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Many writers take their ideas for short stories and novels from real-life events, but how do we avoid that ripped-from-the-headlines whiff, the sensationalism that cheapens and dates what we create from that event? How do we even recognize a headline or historical fact as having the true potential to really propel a deep, emotionally complex narrative? In this class, we’ll discuss the promises and pitfalls of writing from current events, and we’ll examine successful (and not-so-successful) examples of this strategy. We’ll also try our hand at recognizing and developing potential plots and (more importantly) characters from current headlines.
Co-presented by LitCrawl Seattle.
Due to COVID-19, all classes will take place online until further notice. If there's a possibility that your class might take place in person, you will be notified in advance. Even if classes can be held in person, there will always be a hybrid option to participate via Zoom.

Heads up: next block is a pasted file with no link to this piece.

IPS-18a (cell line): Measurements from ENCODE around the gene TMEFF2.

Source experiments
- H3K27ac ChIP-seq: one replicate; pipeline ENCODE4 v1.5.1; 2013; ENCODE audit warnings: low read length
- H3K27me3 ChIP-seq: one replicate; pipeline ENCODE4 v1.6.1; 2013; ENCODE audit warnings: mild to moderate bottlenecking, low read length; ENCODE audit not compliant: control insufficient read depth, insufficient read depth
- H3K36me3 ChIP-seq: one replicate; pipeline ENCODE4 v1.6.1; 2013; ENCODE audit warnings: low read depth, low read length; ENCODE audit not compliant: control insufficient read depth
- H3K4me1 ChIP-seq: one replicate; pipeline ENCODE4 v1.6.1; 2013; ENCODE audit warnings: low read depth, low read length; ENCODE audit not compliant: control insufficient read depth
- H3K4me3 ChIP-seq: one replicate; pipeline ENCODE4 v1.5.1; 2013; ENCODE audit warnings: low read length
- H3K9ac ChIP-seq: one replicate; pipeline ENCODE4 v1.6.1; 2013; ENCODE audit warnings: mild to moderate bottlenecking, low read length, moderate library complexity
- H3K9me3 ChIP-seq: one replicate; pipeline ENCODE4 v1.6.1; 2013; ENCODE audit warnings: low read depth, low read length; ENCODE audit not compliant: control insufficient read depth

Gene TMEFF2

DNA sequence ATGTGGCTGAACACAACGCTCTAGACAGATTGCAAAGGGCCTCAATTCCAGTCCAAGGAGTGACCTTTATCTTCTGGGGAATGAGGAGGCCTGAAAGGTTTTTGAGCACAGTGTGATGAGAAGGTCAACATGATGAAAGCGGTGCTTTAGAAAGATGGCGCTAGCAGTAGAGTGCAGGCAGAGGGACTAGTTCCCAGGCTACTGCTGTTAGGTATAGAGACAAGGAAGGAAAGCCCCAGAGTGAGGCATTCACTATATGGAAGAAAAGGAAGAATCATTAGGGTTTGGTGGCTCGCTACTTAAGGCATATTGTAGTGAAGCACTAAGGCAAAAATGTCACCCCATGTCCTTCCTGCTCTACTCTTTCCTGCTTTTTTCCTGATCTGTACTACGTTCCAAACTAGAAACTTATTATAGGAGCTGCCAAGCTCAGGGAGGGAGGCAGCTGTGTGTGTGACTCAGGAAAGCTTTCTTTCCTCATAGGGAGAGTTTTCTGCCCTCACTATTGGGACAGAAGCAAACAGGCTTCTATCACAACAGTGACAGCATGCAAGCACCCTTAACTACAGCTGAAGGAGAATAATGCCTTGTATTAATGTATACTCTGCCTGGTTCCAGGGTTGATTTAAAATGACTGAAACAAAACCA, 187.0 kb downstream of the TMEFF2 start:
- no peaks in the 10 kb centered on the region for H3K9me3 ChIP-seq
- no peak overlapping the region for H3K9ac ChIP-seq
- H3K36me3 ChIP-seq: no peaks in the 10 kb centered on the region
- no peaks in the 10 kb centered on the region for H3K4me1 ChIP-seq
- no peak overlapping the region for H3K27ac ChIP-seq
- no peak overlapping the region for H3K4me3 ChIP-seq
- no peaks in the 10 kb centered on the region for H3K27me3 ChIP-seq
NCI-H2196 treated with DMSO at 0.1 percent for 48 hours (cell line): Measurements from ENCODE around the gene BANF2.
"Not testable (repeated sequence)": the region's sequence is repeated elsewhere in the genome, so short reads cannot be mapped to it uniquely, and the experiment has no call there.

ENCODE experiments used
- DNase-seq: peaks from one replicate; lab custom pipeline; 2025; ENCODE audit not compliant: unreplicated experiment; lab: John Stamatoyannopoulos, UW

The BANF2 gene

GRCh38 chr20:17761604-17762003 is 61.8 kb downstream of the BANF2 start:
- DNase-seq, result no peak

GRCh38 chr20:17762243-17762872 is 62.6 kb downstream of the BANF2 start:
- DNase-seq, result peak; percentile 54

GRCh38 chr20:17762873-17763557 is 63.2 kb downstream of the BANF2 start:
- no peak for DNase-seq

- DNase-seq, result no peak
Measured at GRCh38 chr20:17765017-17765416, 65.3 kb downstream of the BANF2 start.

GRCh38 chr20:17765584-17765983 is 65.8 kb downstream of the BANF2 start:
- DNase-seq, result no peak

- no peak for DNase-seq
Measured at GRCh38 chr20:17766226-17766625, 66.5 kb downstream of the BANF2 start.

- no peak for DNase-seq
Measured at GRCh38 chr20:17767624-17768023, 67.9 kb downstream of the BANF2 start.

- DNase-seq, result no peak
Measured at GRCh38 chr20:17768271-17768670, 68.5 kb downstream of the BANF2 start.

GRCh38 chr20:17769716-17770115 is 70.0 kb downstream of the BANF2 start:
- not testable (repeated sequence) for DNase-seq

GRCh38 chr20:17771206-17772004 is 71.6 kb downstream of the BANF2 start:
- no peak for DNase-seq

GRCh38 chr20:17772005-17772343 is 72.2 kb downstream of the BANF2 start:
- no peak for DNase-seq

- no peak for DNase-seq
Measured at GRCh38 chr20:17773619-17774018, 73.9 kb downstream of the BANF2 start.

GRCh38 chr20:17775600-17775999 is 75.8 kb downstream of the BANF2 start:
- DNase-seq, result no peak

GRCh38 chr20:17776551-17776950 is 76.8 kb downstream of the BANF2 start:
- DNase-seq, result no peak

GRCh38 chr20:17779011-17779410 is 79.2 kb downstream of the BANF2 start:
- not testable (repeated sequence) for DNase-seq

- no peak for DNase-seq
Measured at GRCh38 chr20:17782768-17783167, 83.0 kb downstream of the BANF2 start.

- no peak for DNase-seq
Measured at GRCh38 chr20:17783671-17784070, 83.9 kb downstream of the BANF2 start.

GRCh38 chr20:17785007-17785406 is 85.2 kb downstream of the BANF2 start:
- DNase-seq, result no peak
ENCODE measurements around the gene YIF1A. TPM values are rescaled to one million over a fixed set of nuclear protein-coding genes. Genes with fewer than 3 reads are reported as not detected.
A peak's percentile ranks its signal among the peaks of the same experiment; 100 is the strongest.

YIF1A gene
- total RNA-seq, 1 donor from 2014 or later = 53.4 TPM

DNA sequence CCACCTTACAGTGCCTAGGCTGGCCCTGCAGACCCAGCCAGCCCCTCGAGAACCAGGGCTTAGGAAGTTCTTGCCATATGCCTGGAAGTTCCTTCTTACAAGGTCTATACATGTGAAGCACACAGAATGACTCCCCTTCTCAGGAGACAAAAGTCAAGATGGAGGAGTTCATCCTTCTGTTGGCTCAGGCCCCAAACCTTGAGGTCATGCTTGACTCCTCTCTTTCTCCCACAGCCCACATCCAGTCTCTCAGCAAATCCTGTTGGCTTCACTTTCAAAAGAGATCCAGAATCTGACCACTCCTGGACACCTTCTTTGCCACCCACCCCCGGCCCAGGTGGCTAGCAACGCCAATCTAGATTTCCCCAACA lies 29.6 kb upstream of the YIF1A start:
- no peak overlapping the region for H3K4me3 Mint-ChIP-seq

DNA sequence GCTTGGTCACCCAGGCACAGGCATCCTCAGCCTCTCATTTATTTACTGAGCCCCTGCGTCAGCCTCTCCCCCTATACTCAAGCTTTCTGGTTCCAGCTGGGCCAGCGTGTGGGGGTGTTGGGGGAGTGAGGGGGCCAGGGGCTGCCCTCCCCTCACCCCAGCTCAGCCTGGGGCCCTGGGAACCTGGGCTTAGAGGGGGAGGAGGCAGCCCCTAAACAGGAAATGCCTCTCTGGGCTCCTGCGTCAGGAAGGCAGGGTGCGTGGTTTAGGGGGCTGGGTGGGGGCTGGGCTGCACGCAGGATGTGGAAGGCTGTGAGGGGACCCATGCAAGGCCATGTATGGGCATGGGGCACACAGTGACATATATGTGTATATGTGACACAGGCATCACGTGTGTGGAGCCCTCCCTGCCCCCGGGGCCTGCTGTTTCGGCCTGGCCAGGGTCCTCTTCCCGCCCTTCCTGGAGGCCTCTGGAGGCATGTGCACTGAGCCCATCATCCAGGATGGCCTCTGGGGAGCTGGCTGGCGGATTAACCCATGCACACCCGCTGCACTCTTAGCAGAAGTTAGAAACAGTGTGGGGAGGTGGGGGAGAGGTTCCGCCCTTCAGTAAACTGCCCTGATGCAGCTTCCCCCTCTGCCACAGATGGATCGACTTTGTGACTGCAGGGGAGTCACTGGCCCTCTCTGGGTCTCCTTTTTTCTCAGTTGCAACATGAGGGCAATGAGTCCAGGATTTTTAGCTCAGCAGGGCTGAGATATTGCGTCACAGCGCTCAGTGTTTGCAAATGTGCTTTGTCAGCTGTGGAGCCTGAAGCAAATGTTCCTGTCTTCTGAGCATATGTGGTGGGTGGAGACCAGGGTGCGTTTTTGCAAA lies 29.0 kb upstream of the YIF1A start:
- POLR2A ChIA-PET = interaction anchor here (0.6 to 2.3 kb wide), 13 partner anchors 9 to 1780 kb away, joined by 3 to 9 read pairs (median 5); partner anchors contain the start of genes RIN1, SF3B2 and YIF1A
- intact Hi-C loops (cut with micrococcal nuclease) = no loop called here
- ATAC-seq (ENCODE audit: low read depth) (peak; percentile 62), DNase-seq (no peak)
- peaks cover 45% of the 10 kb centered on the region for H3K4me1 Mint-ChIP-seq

Classes with "Zoom" in the title will be held via Zoom even after our doors open. Classes listed as "Online" will be held on Wet Ink, our platform for asynchronous learning.
All times are listed in Pacific Time.
Jennine Capó Crucet’s first book, How to Leave Hialeah, won the Iowa Short Fiction Award, the John Gardner Book Prize, the Devil’s Kitchen Award in Prose, and was named a Best Book of the Year by The Miami Herald, the New Times, and the Latinidad List.